Local fire crews last week grappled with the first serious blaze of the season as the West Creek Fire scorched nearly seven acres, west of Hwy. 67 on County Road 78 within the old Hayman burn area. By late afternoon March 30, the fire was reported contained and under control. No structures were threatened. According to county officials, the fire was sparked by a down power line.  But the combination of light flashy fuels and old timber slash posed quite a safety challenge for firefighting crews who succeeded in taming a fire that could have turned into an early spring disaster.  The blaze was handled initially by the Teller County Wildland Fire Taskforce and the U.S. Forest Service crews.  They did mop-up operations through last weekend. The fire area will be monitored this week by the Mountain Communities Fire Protection District.

The West Creek blaze may serve as a warning for what many officials see as a difficult fire season.  In fact, last month set a record in the Front Range as the driest March in 124 years, according to officials from the Colorado Climate Center.  Due to the current conditions, Colorado Governor John Hickenlooper has suspended prescribed burns on state lands.  And the U.S. Forest Service won’t do any scheduled burns in Colorado until the current conditions improve.   

      According to Steed, his office has received mixed opinions regarding actions Teller officials should take. “I have heard from all sides of the spectrum. Some want us to initiate a fire ban right away.  Others have called us and said, ‘what you are doing in declaring a fire ban,’” said Steed. He said an erroneous television media report regarding a full-scale fire ban sparked some complaints. But controversies over fire bans aren’t unusual for Teller County.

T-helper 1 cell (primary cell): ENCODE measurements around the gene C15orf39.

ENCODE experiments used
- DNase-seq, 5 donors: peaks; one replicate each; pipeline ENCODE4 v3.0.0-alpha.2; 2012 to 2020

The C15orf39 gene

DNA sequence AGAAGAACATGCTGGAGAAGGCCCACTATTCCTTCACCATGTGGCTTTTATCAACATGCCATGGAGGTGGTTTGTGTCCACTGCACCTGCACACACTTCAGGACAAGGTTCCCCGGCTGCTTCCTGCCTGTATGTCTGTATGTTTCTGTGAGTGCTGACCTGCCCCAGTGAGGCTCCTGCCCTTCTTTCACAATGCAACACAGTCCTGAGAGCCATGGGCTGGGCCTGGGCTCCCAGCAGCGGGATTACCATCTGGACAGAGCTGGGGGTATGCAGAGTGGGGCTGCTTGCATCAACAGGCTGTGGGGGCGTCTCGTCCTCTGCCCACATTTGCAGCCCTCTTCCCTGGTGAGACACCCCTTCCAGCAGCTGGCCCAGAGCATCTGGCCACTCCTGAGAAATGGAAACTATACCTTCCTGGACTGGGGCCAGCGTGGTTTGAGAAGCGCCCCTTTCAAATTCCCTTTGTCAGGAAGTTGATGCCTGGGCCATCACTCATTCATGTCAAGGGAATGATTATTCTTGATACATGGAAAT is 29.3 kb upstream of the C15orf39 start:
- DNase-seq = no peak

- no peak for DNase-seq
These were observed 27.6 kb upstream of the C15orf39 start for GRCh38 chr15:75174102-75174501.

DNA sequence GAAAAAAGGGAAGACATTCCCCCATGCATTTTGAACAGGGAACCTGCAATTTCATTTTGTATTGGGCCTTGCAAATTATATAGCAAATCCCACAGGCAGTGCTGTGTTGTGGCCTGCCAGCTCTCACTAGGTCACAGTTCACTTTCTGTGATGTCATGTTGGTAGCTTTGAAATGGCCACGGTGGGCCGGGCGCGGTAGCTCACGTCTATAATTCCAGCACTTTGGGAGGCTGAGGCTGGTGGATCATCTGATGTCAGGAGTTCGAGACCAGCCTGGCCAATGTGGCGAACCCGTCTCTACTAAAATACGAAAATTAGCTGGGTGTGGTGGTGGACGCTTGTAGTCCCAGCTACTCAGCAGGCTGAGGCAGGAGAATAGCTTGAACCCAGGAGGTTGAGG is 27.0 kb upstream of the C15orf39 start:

Last year, the county declared a fire ban in March, and then rescinded this action around the Memorial Day weekend only to declare an even tougher prohibition in mid-June following the Navaho blaze in the Four Mile area. However, the county encountered much criticism later in the summer from property owners for outlawing chain saw activity and continuing its ban longer than other governing agencies. However, the lengthy fire ban restrictions were heavily supported by the Teller County commissioners, who regarded these measures as a way to protect the region from a future Hayman-like disaster. Steed said the county plans to back up whatever action it takes this year with detailed information.  He said the formal fire season actually begins this week. That’s when the Forest Service starts analyzing the conditions of the Pike National Forest area and makes detailed projections.  County officials also have to be extra cautious due to the fact that emergency funds for handling fires could get seriously reduced this year.

And in an unrelated matter, the Teller County commissioners next week will most likely approve the final reading of a new law, calling for much higher fines for violating bans or fire restrictions.  That is part of a proposed ordinance that sets official guidelines for fire bans and the permitting process for burning trash, debris and performing related clean-up duties on private lands.